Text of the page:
I attained a Ph.D. in Molecular & Cellular Biology from Oregon State University where my focus was on molecular evolution, virology and genomics. Previously I have practiced over a decade of basic science research in a variety of fields from cancer to immunology. I have experience in leading graduate, undergraduate and high school students through research projects with guidance in basic scientific concepts and analytical thinking. I have also have experience teaching undergraduates in general biology.
I have had the pleasure to teach and learn from peers and students and know there are diverse learning styles. While teaching at Oregon State, I was fortunate to have being taught principles in pedagogy: the art of teaching. Through my experiences in academics I can relate to a wide variety of student's motivations and manners of learning.
A easy way to synthesize new details is to realize their real-world applications. I would like to pass my experiences on to help classroom details to become more relatable. I am an affable person and know the pressures that many students face. I want to help students reach their goals. I believe the tools to sharpen thinking, synthesis and analysis will help you not just in a particular topic but to other classes and into the future.
Education & Certification
Undergraduate Degree: University of Pittsburgh-Pittsburgh Campus - Bachelors, Biological Sciences
Graduate Degree: Oregon State University - PHD, Molecular & Cellular Biology
Loves the Pittsburgh Pirates
What is your teaching philosophy?
The goal in education beyond simply learning is to develop critical thinking, analytical skills so as to be able to synthesize information and become intellectual. The growth of intellect in multiple topics is a lifelong goal, and I would like to share my experiences and knowledge to help students reach their goals.
What might you do in a typical first session with a student?
Identify their goals and obstacles. Outline their commitments and develop a time-management strategy. Break down goals into workable units (days and weeks) of work to self-access and make adjustments to.
How can you help a student become an independent learner?
Self-learning comes from a combination of motivation, learning, and practice. Knowing what you want and how you plan to get there is an application of time and focus.
How would you help a student stay motivated?
Self-motivation is the best motivation. I would be their coach to help them realize their goals and devote the resources to get there. By practicing information and concepts, a student's confidence will grow and their motivation to succeed will grow.
If a student has difficulty learning a skill or concept, what would you do?
Breaking a topic down into smaller parts is the easiest way to understand a topic if it is at first confusing. Also, relating a topic to real-world examples helps students understand abstract topics. Learning styles can be accommodated by varying the delivery of information from reading to lecturing, to visuals.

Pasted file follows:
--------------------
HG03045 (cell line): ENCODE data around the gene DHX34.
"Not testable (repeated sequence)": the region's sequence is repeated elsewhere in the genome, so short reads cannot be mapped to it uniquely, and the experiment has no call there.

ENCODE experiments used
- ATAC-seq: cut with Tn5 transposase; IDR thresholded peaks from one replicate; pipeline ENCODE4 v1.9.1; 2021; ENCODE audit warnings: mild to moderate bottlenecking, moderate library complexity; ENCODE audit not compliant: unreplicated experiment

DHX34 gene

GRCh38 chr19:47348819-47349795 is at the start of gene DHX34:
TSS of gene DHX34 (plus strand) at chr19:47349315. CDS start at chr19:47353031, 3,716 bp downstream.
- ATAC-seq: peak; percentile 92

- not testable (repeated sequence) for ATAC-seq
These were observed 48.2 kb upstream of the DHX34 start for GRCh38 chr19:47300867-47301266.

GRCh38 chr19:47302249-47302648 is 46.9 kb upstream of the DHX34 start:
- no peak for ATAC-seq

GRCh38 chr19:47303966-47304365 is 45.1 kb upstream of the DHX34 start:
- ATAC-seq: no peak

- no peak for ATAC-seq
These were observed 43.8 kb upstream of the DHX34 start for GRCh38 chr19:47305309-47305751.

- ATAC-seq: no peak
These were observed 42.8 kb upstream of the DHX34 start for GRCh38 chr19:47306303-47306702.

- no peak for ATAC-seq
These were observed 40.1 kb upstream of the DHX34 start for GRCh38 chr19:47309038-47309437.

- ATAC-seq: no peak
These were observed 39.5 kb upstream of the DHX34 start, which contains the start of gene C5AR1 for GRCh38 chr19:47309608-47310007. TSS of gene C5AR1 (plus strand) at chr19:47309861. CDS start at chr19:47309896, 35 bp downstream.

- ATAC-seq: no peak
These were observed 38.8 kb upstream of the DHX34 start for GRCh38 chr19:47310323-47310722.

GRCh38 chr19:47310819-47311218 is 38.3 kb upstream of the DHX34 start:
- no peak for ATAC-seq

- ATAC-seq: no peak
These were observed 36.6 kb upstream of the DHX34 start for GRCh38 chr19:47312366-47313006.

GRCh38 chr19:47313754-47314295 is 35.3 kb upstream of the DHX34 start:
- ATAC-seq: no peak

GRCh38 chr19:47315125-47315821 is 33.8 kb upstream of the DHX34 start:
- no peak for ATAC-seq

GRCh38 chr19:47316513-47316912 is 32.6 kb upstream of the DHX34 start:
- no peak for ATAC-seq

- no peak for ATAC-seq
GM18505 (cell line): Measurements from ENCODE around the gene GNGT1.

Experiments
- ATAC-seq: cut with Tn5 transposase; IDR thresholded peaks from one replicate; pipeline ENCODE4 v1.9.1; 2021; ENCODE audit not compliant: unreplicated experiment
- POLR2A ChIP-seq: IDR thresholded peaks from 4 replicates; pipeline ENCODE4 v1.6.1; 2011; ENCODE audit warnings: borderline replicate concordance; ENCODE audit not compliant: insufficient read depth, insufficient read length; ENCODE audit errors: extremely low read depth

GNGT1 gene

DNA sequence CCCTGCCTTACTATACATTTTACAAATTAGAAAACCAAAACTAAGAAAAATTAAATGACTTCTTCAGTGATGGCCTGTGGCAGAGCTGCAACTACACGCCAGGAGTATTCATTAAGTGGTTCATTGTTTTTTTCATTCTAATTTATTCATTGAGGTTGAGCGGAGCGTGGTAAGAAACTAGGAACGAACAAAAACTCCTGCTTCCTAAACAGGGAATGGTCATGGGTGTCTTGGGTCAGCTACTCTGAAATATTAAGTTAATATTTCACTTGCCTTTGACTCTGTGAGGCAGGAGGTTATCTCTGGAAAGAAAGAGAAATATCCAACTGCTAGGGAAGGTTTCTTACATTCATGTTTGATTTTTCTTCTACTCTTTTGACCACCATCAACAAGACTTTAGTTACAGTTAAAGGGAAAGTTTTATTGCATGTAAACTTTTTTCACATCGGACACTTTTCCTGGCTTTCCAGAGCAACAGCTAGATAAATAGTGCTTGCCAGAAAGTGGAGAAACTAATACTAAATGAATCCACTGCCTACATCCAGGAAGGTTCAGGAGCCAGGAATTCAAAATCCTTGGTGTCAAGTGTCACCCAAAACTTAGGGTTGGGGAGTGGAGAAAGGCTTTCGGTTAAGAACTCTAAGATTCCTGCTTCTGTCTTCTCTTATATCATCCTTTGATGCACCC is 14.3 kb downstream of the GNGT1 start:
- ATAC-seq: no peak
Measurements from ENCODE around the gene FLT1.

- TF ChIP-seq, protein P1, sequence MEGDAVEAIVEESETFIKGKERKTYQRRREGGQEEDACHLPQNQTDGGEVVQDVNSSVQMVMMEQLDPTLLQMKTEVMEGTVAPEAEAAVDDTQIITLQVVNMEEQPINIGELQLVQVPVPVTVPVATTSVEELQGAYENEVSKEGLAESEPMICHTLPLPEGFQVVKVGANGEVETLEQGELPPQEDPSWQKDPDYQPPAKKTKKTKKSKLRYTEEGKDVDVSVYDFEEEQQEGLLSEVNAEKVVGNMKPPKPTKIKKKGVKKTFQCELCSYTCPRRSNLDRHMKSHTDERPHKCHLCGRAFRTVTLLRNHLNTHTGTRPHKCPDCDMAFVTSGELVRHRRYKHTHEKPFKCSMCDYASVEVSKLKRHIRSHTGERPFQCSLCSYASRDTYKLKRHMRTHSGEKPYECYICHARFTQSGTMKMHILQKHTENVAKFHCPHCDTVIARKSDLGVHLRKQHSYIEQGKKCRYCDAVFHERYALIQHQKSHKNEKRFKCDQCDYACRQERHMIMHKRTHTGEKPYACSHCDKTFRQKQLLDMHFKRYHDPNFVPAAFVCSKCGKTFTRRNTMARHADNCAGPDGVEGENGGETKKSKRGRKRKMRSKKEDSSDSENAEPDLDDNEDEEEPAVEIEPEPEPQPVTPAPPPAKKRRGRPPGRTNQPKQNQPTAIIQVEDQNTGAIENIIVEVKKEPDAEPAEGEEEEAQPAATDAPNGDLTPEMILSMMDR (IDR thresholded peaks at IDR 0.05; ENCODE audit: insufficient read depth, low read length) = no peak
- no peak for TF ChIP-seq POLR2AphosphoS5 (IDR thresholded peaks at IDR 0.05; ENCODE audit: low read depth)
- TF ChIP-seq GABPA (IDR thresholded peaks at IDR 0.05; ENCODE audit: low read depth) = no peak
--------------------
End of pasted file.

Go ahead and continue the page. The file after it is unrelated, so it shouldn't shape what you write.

How do you help students who are struggling with reading comprehension?
Depending on the level of the concept, breaking the reading down into the topic sentence and the conclusion with supporting arguments is a start. I start by scanning the reading and outlining keywords in the topic. Next, I ask the student to tell me or summarize what they have read to help develop their own comprehension of the reading.
What strategies have you found to be most successful when you start to work with a student?
A class differs from an individual. If the topic is unfamiliar, start light and lower the pressure or burden of getting everything right immediately. A teacher benefits by learning about the personality of their student and finding the best path to communicating the knowledge.
How would you help a student get excited/engaged with a subject that they are struggling in?
Organize: Break down time to complete the tasks. Drill: Assemble core information to learn. Confidence: Make the student understand that they are capable. Finally, Excitement: Cater to their individual personality. (e.g., Either commit objectives to feelings, reflect passively on objectives, develop theoretical knowledge, or actively engage topics by asking the student to teach the topic to me or peers.)
What techniques would you use to be sure that a student understands the material?
Frame details into 'bigger picture' concepts in the student's own words. Defend a topic as if they were debating. Develop multiple 'right' answers to concept questions. Write out summarizations of concepts.
How do you build a student's confidence in a subject?
Allow the student to understand they are capable. Communicate that even the most complex subjects can be mastered. Ensure a student is and feels prepared. Understand the pitfalls and contradictions in logic of a statement. Practice, practice, practice (worksheets, flashcards, talk-it-out, etc.). Time devoted to any topic with positive feedback (assessing that gains have been made) will lead to confidence.
How do you evaluate a student's needs?
Assess their goals, then determine their study habits. Often there are learning techniques younger students have not tried that can meet their needs. Provide support and encouragement when needed.